Washington is among the states where COVID-19 cases are on the rise again. Over the past couple of weeks, Gov. Jay Inslee has been visiting hot spots in central and eastern parts of the state to talk about the local response.
Olympia correspondent Austin Jenkins has been covering the state's pandemic response. He talked about the latest with KNKX Morning Edition host Kirsten Kendrick. Listen to their conversation above or read the transcript below, which has been edited for clarity.
Kirsten Kendrick, KNKX: Austin, Inslee's visit to the Tri-Cities today (Tuesday) follows similar meetings in Yakima and Spokane, which have seen spikes in COVID-19 cases. What do the data tell us about infections in Washington overall?
Austin Jenkins, Olympia correspondent: Well, Kirsten, like a lot of the country, it certainly looks like cases are on the upswing in many places around the state. And this does, of course, track with the sequential reopening of the economy. It also comes after things did actually seem to flatten out in late May and into early June. But, of course, less social distancing equals more cases. And interestingly, Hal Bernton, writing in The Seattle Times this morning, says that there's not an indication that recent protests are resulting in a noticeable uptick. That could be because the chances of transmission are lower in an outdoor setting.
But if you kind of drill down on the COVID map, what you see are hot spots or at least hotter spots — central Puget Sound still, southeast Washington, where the governor has been spending some time, Spokane County. There are also though, Kirsten, counties that have seen no cases in the last couple of weeks.
We should also mention that there is more testing happening, and that could be part of why we're seeing more positive cases. But that doesn't explain all of it. And the governor has also pointed to the fact that the rate of transmission appears to be on the rise in both Western and Eastern Washington. So the bottom line is the numbers are heading in the wrong direction. But Washington state is not nearly in the dire situation at this point that many other states around the country are.
KNKX: And the rise in cases has actually prompted the governor to pause the ability for counties to move to Phase 4 of his reopening plan. Has the governor indicated he may take further action like going back to strict social distancing?
Jenkins: He is not at this point, and I imagine he'll get those questions today in the Tri-Cities. It's perhaps not surprising that he paused the advancement to Phase 4. There were eight counties that were becoming eligible to do that. But remember and recall that Phase 4 is essentially back to normal, so that is a dramatic change in behavior. With the numbers doing what they're doing, I don't think anybody was terribly surprised to see him do this.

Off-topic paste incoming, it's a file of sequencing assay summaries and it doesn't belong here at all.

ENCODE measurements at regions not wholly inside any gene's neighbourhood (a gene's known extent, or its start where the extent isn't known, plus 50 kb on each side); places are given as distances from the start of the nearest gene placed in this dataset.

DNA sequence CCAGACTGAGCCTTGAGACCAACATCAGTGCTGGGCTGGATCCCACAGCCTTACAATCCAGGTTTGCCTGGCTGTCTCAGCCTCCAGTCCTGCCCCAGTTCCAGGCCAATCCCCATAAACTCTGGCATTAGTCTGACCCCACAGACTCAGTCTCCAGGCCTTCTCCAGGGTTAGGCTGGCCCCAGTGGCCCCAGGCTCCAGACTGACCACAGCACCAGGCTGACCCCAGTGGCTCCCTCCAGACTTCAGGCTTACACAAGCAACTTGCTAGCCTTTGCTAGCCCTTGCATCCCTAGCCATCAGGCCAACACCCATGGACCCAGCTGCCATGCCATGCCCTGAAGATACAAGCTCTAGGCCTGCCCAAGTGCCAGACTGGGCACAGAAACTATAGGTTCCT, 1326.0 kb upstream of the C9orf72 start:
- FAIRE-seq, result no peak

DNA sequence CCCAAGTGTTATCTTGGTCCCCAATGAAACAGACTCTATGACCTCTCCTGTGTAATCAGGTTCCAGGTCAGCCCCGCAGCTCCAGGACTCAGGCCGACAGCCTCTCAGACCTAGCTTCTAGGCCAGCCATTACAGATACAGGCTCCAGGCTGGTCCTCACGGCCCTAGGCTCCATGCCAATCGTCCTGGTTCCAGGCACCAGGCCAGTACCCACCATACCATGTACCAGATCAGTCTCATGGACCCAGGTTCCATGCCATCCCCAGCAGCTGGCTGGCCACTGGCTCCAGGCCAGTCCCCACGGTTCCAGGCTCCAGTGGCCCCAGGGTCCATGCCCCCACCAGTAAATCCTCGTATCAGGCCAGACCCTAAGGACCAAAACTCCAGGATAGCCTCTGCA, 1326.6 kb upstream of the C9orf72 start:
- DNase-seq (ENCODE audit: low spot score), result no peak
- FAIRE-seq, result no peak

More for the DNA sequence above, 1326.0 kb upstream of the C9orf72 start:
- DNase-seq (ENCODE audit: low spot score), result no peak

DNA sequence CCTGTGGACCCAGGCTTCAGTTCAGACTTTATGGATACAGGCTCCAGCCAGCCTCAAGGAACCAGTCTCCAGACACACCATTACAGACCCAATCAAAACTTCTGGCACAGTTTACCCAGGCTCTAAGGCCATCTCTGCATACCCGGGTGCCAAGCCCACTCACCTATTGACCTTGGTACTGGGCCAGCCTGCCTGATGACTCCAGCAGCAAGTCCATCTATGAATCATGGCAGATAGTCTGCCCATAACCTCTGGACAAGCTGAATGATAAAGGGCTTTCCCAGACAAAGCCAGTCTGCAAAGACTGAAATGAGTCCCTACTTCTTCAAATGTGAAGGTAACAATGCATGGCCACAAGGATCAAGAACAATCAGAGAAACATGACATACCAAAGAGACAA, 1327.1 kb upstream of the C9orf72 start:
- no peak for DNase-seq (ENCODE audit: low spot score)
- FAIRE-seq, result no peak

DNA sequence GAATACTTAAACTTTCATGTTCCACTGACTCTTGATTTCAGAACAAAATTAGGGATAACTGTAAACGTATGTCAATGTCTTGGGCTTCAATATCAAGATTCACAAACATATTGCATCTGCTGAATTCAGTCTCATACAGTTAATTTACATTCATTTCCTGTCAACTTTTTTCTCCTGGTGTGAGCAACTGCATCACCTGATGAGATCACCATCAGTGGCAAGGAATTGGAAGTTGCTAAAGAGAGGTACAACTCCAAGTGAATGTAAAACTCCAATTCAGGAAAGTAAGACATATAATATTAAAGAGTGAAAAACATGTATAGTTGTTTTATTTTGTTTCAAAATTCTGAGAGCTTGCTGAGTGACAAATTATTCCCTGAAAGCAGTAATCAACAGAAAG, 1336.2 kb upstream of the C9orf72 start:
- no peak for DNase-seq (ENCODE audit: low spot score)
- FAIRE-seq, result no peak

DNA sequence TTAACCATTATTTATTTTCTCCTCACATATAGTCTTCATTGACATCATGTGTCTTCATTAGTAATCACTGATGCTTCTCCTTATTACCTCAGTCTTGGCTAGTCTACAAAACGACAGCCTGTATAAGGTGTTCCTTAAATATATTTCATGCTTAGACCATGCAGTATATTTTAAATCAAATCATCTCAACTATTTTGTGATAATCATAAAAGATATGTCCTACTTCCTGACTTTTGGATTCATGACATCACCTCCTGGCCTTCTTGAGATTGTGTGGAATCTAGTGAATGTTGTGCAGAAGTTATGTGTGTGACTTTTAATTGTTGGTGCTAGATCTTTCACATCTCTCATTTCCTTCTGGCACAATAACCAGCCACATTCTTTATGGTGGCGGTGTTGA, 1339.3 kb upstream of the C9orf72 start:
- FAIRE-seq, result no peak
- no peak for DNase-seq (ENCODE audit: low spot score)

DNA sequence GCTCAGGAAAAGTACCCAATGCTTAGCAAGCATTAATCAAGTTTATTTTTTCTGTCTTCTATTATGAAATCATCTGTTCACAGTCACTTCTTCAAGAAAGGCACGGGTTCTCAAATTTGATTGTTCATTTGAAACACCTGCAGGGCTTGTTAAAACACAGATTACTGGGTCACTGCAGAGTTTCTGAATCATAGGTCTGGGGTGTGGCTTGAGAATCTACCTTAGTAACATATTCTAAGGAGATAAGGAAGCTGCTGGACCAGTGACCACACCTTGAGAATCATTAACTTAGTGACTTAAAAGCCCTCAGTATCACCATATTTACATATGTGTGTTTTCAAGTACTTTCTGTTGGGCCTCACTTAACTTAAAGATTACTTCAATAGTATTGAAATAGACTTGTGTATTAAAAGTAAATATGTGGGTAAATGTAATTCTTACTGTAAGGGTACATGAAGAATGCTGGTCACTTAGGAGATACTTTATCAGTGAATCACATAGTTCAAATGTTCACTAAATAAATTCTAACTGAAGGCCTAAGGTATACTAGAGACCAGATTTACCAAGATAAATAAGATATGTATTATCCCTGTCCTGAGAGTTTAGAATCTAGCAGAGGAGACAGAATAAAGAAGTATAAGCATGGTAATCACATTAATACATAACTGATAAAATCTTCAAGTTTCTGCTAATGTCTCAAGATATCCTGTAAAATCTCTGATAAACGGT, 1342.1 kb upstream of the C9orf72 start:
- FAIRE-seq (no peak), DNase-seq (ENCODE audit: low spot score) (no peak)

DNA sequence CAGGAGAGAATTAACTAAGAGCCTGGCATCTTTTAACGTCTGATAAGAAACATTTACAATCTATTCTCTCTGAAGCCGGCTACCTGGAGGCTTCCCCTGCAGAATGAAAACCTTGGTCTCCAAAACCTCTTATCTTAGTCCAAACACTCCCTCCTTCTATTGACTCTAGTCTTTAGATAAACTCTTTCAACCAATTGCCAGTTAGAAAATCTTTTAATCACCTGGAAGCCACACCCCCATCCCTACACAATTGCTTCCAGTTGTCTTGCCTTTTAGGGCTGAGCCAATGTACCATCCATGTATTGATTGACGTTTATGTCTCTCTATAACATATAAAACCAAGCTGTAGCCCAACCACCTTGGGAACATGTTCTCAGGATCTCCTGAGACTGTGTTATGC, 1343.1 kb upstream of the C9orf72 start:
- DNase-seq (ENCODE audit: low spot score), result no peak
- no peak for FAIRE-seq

But what's not clear, and to the point of your question, is what does the future look like? Are we in a pause, sort of, hold steady moment and then we'll get to advance? Are we on the bubble where we might have to step back? Nobody wants to go one step forward and two steps back. But I think right now we just don't have enough information and everybody's kind of waiting to see what's going to happen next.
KNKX: And you mentioned testing was happening more. Early on in the pandemic, it was not as widespread and there were concerns about supplies of protective equipment. As we see cases rising more quickly again, are those issues still front and center?
Jenkins: Those issues are still present. I don't know that they're as front and center as they have been. It's interesting — when I asked the governor about testing a few weeks ago, and he had been really hammering home on the importance of it, he pivoted and said he was at this point more concerned about mask usage. And of course, he has since issued a statewide mask mandate.
On the other hand, you talk to public health officials and they say that testing is vital. In order to test, you need to have access to PPE. So is contact tracing, and it's clear we're still building that infrastructure here. We're in a better position than we were a few weeks or a few months ago. But certainly there's still progress to be made.
KNKX: And the pandemic response, Austin, is having a big impact on the state budget. You reported recently that state agencies are preparing for furloughs. When are those starting and what will that mean for state services?
Jenkins: Yeah, they've already started. In fact, some agencies, including the governor's office, kind of got a jumpstart in this, even though we're not quite to July. Much of the governor's staff was on furlough yesterday (Monday). Department of Licensing has announced — it's already had limited office hours for getting your driver's license and whatnot, and it was by appointment only — they're going to be closing one day a week during the month of July. Department Social and Health Services, which serves a couple million people in this state, will have furlough days, limited access to services.
The best advice is if you need to avail yourself of a state service during this month, Mondays and Fridays in particular seem to be the days that they're furloughing, but not always. Call ahead, check in advance so you don't make an unnecessary trip and try to anticipate what needs you might have so that you can make that call, maybe connect with a caseworker before they're on furlough. But yes, we're seeing agencies taking those measures across the board once a week, one day a week during the month of July, and then it becomes once a month after that.